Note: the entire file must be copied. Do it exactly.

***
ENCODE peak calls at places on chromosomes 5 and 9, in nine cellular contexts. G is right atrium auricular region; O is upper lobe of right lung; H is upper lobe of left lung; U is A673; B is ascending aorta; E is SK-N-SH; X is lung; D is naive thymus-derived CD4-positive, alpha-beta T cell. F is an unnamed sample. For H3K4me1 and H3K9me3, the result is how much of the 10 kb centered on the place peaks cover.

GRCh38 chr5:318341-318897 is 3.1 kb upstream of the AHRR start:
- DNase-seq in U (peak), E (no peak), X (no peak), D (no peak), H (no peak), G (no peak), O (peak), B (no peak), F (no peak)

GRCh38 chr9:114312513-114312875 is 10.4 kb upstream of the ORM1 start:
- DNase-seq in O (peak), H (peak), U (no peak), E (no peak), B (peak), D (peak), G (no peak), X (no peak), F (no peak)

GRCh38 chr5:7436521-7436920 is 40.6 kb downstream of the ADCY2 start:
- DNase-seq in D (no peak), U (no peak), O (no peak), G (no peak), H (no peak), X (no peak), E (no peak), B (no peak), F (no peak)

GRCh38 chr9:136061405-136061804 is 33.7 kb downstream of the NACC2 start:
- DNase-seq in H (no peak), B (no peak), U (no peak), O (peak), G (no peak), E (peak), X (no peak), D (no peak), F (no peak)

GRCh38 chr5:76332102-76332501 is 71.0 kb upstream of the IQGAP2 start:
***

ENCODE peak calls at places on chromosomes 5 and 9, in nine cellular contexts. G is right atrium auricular region; O is upper lobe of right lung; H is upper lobe of left lung; U is A673; B is ascending aorta; E is SK-N-SH; X is lung; D is naive thymus-derived CD4-positive, alpha-beta T cell. F is an unnamed sample. For H3K4me1 and H3K9me3, the result is how much of the 10 kb centered on the place peaks cover.

GRCh38 chr5:318341-318897 is 3.1 kb upstream of the AHRR start:
- DNase-seq in U (peak), E (no peak), X (no peak), D (no peak), H (no peak), G (no peak), O (peak), B (no peak), F (no peak)

GRCh38 chr9:114312513-114312875 is 10.4 kb upstream of the ORM1 start:
- DNase-seq in O (peak), H (peak), U (no peak), E (no peak), B (peak), D (peak), G (no peak), X (no peak), F (no peak)

GRCh38 chr5:7436521-7436920 is 40.6 kb downstream of the ADCY2 start:
- DNase-seq in D (no peak), U (no peak), O (no peak), G (no peak), H (no peak), X (no peak), E (no peak), B (no peak), F (no peak)

GRCh38 chr9:136061405-136061804 is 33.7 kb downstream of the NACC2 start:
- DNase-seq in H (no peak), B (no peak), U (no peak), O (peak), G (no peak), E (peak), X (no peak), D (no peak), F (no peak)

GRCh38 chr5:76332102-76332501 is 71.0 kb upstream of the IQGAP2 start: